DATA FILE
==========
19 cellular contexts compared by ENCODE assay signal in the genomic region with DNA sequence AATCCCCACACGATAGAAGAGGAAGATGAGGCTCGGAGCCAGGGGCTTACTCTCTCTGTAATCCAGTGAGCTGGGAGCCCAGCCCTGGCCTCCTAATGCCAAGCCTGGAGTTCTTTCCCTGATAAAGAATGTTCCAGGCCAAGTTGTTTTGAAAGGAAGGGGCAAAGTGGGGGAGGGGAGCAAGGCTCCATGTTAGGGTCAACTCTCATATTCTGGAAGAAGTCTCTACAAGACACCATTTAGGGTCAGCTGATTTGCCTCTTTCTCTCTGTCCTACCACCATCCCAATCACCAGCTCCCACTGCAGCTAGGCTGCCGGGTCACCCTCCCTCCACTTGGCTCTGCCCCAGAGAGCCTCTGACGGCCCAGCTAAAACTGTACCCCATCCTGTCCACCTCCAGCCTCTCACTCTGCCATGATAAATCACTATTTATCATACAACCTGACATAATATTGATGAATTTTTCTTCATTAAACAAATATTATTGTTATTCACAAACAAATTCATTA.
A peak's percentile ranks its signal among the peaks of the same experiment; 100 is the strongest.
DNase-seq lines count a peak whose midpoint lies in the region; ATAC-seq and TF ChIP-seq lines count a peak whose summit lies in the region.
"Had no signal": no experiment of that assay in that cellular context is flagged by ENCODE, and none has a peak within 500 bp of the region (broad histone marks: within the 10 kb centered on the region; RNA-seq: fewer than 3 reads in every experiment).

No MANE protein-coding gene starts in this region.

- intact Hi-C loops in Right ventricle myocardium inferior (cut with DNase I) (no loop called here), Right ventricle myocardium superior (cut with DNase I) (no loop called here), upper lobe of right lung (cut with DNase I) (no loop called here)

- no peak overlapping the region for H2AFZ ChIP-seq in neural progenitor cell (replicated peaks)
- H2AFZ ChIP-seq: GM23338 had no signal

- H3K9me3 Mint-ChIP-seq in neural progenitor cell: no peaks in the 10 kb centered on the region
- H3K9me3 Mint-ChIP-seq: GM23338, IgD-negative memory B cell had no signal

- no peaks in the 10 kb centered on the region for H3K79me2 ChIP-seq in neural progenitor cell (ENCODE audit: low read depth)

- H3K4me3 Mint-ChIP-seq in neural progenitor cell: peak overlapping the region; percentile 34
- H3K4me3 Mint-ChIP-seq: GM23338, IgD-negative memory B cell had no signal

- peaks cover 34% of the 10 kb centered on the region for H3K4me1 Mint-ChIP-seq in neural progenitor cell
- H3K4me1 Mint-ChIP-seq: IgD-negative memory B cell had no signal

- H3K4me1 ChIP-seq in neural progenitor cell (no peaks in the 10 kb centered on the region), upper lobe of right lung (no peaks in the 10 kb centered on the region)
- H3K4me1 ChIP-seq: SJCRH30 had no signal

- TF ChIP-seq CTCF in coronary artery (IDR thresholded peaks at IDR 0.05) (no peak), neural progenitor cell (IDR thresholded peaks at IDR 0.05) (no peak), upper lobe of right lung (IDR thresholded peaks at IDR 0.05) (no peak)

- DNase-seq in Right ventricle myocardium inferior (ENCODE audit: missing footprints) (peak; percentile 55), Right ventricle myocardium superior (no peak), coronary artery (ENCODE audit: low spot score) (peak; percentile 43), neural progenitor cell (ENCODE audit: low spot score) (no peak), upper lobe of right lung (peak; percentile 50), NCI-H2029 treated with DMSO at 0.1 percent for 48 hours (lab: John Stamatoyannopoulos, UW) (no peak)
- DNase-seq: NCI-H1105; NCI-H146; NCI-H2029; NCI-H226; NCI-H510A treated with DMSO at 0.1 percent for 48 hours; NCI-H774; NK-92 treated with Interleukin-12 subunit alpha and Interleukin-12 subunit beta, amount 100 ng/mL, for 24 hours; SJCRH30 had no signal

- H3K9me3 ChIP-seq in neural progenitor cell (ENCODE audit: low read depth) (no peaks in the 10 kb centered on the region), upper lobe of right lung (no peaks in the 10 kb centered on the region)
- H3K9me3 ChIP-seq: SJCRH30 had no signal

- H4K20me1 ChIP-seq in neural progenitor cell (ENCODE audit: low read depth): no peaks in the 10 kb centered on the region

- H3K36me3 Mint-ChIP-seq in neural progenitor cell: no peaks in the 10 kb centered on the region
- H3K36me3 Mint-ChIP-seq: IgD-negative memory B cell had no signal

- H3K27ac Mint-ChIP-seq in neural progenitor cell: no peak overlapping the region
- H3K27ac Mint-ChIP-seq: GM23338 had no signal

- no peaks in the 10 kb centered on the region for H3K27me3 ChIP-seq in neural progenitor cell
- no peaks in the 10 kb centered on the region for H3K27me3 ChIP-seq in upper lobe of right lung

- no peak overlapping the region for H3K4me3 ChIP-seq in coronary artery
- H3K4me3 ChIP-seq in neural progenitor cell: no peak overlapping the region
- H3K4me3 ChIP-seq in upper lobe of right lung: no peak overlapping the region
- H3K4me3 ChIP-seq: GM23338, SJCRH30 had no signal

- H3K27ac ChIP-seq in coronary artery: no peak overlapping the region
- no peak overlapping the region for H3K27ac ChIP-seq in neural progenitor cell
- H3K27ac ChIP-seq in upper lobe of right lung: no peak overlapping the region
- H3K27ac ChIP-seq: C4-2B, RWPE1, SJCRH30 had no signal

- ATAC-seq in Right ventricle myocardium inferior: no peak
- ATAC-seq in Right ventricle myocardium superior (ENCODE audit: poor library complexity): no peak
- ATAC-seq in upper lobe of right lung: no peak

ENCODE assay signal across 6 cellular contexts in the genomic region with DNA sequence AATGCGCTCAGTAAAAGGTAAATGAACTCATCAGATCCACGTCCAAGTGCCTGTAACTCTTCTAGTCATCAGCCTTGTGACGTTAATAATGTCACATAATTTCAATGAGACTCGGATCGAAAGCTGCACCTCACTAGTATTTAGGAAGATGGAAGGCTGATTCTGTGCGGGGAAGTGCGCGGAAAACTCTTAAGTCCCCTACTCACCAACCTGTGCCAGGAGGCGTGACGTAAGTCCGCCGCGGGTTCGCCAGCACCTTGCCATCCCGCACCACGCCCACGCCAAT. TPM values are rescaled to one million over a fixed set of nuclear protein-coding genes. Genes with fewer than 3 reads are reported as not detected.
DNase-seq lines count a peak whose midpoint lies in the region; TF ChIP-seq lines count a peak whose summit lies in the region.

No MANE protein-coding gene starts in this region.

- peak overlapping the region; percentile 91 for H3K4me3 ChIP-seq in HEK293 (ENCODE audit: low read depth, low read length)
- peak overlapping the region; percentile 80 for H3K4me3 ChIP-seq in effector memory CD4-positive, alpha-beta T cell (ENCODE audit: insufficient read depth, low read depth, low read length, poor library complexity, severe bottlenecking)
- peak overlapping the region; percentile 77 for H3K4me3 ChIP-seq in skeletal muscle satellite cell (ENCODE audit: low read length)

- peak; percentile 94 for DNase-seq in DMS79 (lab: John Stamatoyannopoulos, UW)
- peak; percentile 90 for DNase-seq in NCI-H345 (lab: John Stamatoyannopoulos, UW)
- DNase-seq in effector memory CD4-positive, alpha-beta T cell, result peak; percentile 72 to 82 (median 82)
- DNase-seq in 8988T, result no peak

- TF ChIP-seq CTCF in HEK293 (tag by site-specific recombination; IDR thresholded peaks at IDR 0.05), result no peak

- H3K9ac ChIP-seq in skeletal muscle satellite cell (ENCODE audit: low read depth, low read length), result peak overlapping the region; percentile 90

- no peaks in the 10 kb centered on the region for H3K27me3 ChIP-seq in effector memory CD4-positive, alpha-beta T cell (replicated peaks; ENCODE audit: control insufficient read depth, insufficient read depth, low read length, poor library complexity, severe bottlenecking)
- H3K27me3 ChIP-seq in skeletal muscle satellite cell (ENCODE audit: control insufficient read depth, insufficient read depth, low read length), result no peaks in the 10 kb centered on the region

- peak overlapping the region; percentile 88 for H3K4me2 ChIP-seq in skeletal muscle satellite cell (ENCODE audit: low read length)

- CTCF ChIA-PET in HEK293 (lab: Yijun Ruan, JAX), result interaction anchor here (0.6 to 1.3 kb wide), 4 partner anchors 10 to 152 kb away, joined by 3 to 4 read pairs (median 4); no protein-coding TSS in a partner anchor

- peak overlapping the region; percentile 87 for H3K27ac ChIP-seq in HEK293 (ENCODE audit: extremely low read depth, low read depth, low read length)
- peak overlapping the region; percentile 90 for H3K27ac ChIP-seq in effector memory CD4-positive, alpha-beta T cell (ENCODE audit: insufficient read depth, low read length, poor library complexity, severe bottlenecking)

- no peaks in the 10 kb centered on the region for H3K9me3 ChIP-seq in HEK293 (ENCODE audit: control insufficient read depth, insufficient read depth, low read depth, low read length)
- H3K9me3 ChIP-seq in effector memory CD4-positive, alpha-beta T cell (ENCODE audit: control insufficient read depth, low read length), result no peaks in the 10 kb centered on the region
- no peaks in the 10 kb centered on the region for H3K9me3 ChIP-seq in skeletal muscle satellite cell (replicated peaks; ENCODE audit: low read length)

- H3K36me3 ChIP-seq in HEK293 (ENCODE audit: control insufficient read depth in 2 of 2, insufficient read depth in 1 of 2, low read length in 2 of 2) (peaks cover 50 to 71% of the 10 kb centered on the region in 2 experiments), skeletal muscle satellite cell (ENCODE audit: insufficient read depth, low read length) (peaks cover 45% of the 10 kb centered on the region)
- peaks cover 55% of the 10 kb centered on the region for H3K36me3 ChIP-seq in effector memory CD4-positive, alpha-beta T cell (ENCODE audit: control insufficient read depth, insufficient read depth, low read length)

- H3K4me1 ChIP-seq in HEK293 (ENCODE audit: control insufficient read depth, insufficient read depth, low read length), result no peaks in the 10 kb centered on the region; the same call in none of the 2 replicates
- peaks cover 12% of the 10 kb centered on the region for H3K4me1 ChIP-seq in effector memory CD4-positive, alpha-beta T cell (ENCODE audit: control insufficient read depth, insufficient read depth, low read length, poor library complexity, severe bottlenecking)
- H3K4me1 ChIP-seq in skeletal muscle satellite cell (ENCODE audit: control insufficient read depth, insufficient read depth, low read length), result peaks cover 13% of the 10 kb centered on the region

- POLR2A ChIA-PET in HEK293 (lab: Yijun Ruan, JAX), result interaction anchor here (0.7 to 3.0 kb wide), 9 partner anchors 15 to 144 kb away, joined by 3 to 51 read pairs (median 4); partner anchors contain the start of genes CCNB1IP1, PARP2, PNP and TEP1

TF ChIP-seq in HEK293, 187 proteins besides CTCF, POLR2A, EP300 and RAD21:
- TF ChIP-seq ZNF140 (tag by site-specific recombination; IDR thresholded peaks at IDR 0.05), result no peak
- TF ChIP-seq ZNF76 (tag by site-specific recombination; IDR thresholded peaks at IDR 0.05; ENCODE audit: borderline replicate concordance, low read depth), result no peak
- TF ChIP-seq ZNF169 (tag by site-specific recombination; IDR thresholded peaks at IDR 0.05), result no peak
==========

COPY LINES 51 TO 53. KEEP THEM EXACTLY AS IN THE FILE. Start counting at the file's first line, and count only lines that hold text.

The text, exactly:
- TF ChIP-seq CTCF in HEK293 (tag by site-specific recombination; IDR thresholded peaks at IDR 0.05), result no peak

- H3K9ac ChIP-seq in skeletal muscle satellite cell (ENCODE audit: low read depth, low read length), result peak overlapping the region; percentile 90

- no peaks in the 10 kb centered on the region for H3K27me3 ChIP-seq in effector memory CD4-positive, alpha-beta T cell (replicated peaks; ENCODE audit: control insufficient read depth, insufficient read depth, low read length, poor library complexity, severe bottlenecking)